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Florida Auto Injury Laws and Consequences

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An auto injury is a physically and mentally painful development. Unfortunately, dealing with the injuries and paperwork after the event can be an arduous process. Having an attorney by one’s side to assist with collecting all damages due for physical injuries can be extremely helpful throughout each step of the process.

Florida Auto Injury Laws

Florida is a no fault injury state. This means that state law requires individuals to file a claim with their auto insurance company regardless of which party was at fault. In states like Florida, all drivers are required to purchase personal injury protection (PIP) as part of their auto insurance policy. The motivation behind Florida’s no-fault laws were meant to lower the cost of auto insurance by taking the small claims out of the court systems. The insurance companies compensate their policy holders for the cost of minor injuries, regardless of who was at fault in the accident.

However, if the injuries are severe and permanent such as death of a victim, one can file a claim against the other driver as well as a lawsuit in the state courts.

Fault and Limits on Damages

Damages are compensation for the injured party bringing the lawsuit, in this case the plaintiff. The money damages are for harm or any injury suffered as a result of another’s negligence. The amount itself a party can recover depends on the circumstances of the case, including the negligence committed, the injury suffered, and the identity of the defendant.

When one thinks of damages or any monetary compensation for injuries, they usually think of “pain and suffering” that a plaintiff has suffered. However, this is difficult to measure and there are several factors judges or a jury would consider such as the severity of the injury, potential ongoing consequences, age of the injured person, whether the injured person had any pre-existing conditions, and the amount of economic loss suffered.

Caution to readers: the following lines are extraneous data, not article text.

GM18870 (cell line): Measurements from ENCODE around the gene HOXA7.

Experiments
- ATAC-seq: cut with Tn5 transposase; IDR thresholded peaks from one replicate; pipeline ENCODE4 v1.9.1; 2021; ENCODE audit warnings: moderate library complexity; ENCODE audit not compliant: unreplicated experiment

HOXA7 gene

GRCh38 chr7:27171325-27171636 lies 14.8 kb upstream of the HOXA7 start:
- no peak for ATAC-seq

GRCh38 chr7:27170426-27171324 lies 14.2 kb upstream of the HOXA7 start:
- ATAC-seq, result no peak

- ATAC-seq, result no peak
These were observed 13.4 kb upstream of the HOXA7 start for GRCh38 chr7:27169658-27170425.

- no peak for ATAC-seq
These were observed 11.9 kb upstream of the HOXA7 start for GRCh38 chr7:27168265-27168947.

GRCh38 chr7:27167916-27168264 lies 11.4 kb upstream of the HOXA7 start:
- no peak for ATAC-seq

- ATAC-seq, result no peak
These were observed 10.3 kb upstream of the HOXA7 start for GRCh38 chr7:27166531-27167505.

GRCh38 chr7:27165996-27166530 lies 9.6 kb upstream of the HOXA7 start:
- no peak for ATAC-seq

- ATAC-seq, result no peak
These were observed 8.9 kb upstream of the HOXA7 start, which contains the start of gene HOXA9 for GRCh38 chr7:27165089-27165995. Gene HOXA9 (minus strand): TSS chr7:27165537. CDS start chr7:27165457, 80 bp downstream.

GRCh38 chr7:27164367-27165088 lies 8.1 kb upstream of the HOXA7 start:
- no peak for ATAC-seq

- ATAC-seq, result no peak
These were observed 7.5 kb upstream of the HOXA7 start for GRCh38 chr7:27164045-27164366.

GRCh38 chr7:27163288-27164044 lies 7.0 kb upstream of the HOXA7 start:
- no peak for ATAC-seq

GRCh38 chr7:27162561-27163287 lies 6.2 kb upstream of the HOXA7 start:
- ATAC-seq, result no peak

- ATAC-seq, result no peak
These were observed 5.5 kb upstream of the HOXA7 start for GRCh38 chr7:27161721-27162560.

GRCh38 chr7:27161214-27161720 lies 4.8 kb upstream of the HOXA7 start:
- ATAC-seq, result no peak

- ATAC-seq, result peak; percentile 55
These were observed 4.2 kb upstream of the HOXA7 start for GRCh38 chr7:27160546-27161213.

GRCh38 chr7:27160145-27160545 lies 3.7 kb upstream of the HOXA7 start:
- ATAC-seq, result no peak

When courts determine fault, Florida judges look at “pure comparative negligence” of the parties involved. For example, if you have a case in court, the judge or jury will compare fault between the two parties and reduce the money damages in accordance. If a driver is compensated $10,000 but was found to be 50% at fault, then their recovery will be limited to 50% of the damages, in this case a total of $5,000. Moreover, personal injury claims and property damage claims must be filed within 4 years from the day of the accident.

Recent Developments in Florida Law

As of April 2019, Florida’s State Senate has been seeking to eliminate their “no fault” insurance system. For several decades, many state lawmakers have floated the idea of ending this no fault system whereby drivers are required to carry $10,000 in PIP coverage which has been unchanged since 1979.  These new bills presented by the Florida Senate would require a minimum of $25,000 in bodily injury coverage for injury or death of one person and $50,000 for injuries or deaths of two or more people. It is important to note that these proposals would retain the existing $10,000 financial responsibility requirement for property damage.

Reach Out to an Attorney Today for Help

The law in Florida is ever changing and it’s important to have the right counsel by one’s side to navigate this complicated process. If you or someone you know has been injured in an automobile accident, please contact the West Palm Beach auto accident attorneys at Gary Roberts & Associates at 561-686-1800.

Resource:

iii.org/article/background-on-no-fault-auto-insurance

https://www.westpalmbeach-injurylawyers.com/motorcyclist-dies-in-left-hand-turn-accident/

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